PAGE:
Of course, sing  supp  u={xRn:xj0,1jn}, i.e. sing  supp  uis the boundary of the first octant of Rxn multiplied byRt1. The nonhypoellipticity is proved. Evidently, under (4) Lis hypoelliptic in the open domain {xj>0,1jn} as it is strictly parabolic there.

5. The approach of Fichera-Oleinik-Radkevic˘

In this section we revise the results of [9] and [20] for the Dirichlet problem for PDEs of second order having non-negative characteristic form; then the method is applied to some PDEs of Black-Scholes type.

To begin with consider the following equation in a bounded domain ΩRmwith piecewise smooth boundaryΣ:


wherek,j=1,...,makj(x)ξkξj0, xΩ¯,ξRm;akj(x)=ajk(x),xΩ. Moreover, akjC2(Ω¯), bkC1(Ω¯),cC0(Ω¯). Denote the unit inner normal to Σby n=(n1,...,nm) and let Σ3=xΣ;k,j=1,...,makj(x)nknj>0 be the non-characteristic part ofΣ. DefineΣ0=xΣ;k,j=1,...,makj(x)nknj=0, i.e. Σ=Σ0Σ3and Σ0 is the characteristic part ofΣ. Following Fichera (1956) we introduce on Σ0 the Fichera function:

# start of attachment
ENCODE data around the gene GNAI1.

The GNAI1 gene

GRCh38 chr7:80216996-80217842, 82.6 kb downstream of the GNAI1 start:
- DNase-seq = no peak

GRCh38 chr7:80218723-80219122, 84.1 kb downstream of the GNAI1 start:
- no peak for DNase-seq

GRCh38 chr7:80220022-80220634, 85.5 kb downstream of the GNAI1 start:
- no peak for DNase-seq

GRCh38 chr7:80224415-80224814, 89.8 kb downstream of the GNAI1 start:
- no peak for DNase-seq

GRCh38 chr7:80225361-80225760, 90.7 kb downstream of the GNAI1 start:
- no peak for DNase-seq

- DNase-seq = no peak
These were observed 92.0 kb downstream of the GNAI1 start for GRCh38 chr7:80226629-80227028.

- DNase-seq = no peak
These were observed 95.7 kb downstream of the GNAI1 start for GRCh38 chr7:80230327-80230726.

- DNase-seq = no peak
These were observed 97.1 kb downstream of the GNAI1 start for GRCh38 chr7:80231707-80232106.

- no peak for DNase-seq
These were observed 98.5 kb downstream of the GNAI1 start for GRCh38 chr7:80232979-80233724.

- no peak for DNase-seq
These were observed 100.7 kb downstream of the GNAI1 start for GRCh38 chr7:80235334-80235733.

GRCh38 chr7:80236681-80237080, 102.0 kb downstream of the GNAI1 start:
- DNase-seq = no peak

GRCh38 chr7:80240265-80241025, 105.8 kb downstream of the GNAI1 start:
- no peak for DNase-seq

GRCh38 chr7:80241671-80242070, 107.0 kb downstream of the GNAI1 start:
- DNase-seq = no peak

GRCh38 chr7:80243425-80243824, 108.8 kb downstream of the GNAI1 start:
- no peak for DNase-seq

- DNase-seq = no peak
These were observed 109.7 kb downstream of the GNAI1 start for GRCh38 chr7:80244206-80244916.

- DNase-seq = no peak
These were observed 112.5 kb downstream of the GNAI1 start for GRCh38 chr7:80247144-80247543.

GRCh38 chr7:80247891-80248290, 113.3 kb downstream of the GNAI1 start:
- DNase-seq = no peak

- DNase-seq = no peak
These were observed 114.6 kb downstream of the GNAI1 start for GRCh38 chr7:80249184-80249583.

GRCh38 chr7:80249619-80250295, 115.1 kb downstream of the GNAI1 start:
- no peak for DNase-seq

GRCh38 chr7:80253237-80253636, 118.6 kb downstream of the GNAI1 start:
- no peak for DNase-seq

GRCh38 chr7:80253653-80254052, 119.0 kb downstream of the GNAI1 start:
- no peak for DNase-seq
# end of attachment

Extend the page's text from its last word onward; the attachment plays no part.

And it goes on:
Then we split Σ0 into three parts, namely


As it is proved in Oleinik and Radkevic˘ (1971) the setsΣ0, Σ1, Σ2, Σ3are invariant under smooth non-degenerate changes of the variables. More precisely, let L(u)=finΩ; after the change y=F(x)it takes the form L~(u~)=f~ inΩ~. Denote the Fichera function for L~(u~)=f~ byβ~. Then β~=β.Awhere A>0and Ais continuous.

Assume now that uC2(Ω)andvC0(Ω). Then




andb*k=2j=1,...,maxjkj-bk,c*=k=1,...,m(j=1,...,maxkxjkj-bxkk)+c. One can easily see that if we denote the Fichera function for L*(v) byβ*, then β*=-βand βis defined by (34).